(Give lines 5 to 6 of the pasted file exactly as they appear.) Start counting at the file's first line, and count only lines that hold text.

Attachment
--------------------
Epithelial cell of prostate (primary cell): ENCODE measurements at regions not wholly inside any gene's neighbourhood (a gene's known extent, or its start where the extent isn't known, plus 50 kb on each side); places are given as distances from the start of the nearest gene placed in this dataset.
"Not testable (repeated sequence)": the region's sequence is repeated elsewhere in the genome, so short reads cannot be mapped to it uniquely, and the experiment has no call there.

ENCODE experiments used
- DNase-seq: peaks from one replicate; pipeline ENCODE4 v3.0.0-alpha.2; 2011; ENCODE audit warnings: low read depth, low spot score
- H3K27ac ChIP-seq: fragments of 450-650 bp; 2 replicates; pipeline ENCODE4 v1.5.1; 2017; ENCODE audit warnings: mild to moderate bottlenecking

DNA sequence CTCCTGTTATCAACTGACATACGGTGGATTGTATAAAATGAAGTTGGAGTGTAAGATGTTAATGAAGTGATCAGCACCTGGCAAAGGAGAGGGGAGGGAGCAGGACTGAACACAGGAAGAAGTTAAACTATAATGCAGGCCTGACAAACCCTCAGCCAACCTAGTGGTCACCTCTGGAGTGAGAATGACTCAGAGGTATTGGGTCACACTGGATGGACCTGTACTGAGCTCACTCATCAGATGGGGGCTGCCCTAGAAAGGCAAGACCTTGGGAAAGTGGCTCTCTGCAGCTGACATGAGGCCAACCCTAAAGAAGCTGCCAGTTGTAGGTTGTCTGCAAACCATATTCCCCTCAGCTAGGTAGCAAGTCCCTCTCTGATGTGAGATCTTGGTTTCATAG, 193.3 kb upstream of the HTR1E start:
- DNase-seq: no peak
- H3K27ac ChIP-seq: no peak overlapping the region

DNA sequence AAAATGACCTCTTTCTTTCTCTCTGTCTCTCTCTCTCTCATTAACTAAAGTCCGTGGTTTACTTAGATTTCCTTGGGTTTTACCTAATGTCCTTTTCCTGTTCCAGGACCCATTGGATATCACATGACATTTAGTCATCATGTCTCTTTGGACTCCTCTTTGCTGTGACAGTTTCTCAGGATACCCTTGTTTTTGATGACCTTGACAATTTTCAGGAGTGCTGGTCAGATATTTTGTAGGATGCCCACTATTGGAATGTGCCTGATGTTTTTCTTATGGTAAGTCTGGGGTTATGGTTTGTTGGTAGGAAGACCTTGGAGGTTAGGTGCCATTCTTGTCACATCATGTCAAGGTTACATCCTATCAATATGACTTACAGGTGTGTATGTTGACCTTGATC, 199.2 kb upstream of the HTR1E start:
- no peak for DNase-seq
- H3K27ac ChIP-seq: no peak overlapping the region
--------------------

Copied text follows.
- H3K27ac ChIP-seq: fragments of 450-650 bp; 2 replicates; pipeline ENCODE4 v1.5.1; 2017; ENCODE audit warnings: mild to moderate bottlenecking

DNA sequence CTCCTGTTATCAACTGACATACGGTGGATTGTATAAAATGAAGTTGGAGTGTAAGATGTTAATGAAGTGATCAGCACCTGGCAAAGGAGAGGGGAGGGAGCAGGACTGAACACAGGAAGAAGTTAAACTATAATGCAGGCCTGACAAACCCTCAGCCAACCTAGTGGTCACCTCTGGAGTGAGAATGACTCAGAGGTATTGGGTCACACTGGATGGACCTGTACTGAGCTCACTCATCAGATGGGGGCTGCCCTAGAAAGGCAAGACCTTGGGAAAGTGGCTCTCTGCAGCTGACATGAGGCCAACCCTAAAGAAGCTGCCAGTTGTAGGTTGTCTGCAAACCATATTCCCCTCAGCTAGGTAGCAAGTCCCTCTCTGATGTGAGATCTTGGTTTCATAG, 193.3 kb upstream of the HTR1E start: